Next week, I’ll be posting suggestions for maximizing each individual vegetable as fully as possible, with comprehensive ideas for making use of everything from kale stems to watermelon seeds to onion peels. In the meantime, I’m offering a broader list of ways to cut down on food waste (including food “scraps” because those count as waste too).

What methods will work at your house?


Actions to Cut Down on Food Waste

Compost - You can easily create a compost pile at home for next to no-cost. When done correctly, compost doesn’t smell or attract unwanted pests or animals. Check out these easy, low-cost DIY options, or search online for dozens more ideas. Another practical way to compost is using an indoor worm bin. I’ve had this one for ten years, and I love it. It sits quietly (and non-smelly) in my pantry, and a few times a year I harvest the compost for my garden.

Share with chickens - If you have chickens, feeding them kitchen scraps is a great way to stretch your food further while cutting down on chicken feed. Be sure to learn what scraps are appropriate for chickens and what ones to avoid. If you have a neighbor with chickens (or pigs), see if they’d be interested in kitchen scraps to help offset their food costs.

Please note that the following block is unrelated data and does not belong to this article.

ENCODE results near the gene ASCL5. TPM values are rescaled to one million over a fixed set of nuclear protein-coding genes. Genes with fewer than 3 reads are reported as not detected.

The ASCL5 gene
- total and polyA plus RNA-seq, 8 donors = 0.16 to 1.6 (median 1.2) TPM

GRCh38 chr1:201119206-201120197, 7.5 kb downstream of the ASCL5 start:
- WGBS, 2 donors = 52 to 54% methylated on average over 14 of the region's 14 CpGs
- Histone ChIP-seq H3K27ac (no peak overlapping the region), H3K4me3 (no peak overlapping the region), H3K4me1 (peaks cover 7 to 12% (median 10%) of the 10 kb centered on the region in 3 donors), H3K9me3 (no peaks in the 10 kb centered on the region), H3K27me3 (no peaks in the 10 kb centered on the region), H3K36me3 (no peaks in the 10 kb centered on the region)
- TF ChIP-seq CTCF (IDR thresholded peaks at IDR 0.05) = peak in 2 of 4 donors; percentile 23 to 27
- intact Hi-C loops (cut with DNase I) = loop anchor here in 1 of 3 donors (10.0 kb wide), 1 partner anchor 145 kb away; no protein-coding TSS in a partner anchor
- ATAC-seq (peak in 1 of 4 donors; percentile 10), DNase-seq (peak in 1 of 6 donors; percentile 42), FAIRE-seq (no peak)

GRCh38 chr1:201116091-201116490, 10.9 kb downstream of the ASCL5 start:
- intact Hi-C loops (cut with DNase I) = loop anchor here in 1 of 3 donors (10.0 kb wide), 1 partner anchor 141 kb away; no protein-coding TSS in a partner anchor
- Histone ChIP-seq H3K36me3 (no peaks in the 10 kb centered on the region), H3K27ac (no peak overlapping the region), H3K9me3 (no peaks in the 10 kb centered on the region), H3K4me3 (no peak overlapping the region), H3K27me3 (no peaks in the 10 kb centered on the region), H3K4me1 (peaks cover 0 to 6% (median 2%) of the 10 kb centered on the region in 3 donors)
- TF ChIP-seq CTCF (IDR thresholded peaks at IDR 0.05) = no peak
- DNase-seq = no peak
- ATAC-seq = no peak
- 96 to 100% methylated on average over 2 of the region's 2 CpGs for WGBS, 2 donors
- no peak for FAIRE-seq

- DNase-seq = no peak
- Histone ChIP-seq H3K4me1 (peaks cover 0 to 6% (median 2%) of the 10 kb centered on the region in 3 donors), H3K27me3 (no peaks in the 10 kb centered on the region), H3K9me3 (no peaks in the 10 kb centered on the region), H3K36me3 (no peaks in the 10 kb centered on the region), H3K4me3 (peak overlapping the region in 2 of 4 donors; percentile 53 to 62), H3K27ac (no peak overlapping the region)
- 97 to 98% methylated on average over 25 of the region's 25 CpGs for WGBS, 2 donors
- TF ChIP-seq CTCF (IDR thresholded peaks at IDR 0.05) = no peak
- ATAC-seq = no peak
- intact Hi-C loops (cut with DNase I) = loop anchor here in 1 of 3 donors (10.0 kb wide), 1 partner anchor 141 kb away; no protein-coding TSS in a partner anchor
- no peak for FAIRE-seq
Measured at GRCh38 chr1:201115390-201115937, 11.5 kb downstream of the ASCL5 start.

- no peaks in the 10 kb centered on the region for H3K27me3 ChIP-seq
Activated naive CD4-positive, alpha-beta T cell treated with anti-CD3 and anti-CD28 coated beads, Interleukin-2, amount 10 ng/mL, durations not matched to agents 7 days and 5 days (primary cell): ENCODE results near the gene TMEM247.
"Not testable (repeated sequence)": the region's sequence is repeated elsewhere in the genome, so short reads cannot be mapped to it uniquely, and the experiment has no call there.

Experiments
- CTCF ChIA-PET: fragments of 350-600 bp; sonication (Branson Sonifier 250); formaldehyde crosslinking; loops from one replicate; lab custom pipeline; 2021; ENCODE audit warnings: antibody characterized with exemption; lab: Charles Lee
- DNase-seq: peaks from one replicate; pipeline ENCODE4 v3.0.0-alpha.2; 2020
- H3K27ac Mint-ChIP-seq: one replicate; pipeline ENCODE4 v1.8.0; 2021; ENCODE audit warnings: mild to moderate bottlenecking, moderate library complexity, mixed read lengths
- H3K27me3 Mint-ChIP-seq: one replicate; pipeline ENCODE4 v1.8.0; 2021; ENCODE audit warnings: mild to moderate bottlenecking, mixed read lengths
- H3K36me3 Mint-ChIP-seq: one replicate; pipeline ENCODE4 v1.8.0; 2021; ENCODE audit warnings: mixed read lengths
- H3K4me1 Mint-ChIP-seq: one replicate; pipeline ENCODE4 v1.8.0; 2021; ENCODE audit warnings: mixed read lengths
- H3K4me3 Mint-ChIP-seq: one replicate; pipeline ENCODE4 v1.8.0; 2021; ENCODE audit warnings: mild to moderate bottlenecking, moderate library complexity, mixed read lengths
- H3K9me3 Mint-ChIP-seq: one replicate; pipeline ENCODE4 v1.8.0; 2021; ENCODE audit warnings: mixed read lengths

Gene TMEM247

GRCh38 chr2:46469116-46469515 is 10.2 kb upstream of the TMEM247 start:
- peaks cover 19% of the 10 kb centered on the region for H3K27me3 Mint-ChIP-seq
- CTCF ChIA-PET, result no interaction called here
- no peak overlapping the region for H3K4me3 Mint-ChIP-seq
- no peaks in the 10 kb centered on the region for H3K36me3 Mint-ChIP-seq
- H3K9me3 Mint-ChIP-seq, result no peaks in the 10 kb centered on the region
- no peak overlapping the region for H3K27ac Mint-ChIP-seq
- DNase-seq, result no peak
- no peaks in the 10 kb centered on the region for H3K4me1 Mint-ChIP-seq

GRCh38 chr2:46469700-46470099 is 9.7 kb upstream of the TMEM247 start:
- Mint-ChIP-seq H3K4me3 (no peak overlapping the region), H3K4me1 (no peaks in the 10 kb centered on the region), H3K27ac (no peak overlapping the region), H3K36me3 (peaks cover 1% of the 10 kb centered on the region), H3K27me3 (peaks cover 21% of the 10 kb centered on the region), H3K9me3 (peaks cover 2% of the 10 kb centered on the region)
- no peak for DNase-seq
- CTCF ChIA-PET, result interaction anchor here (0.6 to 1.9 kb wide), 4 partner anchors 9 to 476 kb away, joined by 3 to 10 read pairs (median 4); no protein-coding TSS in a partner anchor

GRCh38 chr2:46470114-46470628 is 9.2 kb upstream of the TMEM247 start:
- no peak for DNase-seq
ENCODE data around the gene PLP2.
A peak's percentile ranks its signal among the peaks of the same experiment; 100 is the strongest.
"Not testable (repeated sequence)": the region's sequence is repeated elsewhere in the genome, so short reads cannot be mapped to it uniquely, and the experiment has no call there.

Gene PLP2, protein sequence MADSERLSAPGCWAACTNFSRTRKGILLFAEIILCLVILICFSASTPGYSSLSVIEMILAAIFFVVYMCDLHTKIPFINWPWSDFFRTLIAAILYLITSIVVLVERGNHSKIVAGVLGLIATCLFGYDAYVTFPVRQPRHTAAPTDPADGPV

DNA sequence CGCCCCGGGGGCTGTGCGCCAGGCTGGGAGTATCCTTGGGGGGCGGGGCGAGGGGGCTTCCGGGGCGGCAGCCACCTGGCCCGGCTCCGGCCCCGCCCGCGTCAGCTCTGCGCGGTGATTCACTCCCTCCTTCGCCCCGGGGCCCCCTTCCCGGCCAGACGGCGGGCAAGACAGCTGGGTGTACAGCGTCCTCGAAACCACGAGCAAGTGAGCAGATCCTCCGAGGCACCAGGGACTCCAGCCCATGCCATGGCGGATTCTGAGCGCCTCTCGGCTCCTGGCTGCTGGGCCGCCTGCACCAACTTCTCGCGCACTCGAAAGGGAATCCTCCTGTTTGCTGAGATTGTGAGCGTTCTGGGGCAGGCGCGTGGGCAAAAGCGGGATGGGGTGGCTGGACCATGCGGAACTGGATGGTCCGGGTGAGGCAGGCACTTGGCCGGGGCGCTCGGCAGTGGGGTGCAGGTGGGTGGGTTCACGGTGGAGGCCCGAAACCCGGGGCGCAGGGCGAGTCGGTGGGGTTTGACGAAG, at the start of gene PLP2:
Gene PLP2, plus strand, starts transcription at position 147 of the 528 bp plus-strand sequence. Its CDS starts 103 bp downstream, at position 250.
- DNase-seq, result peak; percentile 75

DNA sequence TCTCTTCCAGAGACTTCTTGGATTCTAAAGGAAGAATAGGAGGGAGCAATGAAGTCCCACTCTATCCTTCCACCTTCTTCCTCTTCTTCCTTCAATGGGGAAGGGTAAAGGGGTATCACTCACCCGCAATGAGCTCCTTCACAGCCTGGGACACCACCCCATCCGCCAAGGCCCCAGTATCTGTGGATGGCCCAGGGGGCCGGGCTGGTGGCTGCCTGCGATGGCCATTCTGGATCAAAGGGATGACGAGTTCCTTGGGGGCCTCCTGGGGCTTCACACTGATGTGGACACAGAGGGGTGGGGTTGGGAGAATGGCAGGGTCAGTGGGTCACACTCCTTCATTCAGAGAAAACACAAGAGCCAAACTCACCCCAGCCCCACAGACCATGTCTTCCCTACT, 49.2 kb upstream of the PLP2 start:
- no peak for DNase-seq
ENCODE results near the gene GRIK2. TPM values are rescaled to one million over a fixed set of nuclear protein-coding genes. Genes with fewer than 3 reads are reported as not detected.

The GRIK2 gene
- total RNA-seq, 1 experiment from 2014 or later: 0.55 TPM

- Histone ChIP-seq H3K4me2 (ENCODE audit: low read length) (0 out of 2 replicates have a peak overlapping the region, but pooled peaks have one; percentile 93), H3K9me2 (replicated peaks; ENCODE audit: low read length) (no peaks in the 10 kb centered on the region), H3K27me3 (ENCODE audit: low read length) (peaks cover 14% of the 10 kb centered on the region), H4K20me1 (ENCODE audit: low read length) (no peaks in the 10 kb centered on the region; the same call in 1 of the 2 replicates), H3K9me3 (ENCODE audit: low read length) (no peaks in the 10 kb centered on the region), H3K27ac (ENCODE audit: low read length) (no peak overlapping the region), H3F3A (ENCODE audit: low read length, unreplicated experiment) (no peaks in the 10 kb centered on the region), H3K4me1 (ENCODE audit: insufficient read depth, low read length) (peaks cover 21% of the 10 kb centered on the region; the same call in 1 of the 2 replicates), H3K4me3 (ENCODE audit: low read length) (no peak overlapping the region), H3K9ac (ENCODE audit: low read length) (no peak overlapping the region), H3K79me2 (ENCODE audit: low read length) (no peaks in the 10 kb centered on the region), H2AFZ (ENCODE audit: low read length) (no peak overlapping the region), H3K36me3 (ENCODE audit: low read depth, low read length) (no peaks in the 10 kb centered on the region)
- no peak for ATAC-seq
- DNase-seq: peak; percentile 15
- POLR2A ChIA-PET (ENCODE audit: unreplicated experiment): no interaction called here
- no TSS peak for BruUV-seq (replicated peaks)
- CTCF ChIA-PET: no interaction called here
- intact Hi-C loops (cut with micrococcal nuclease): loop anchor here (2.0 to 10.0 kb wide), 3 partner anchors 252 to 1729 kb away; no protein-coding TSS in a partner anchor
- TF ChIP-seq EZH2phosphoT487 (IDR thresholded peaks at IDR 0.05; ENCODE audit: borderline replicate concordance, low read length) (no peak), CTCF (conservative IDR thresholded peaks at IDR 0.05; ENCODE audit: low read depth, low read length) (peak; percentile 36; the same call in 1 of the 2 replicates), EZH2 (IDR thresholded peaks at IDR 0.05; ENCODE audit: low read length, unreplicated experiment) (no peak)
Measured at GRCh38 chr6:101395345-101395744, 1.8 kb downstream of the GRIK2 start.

Make stock - Whenever possible, save scraps for vegetable or bone broth. I keep a container in my freezer where I store onion and garlic peels, trimmings from most vegetables, corn cobs, etc. When I’m ready to make stock I have a constant ready supply, which means I don’t have to sacrifice things like whole fresh carrots and celery. Read this to learn more about what vegetables and trimmings to use, and which to avoid.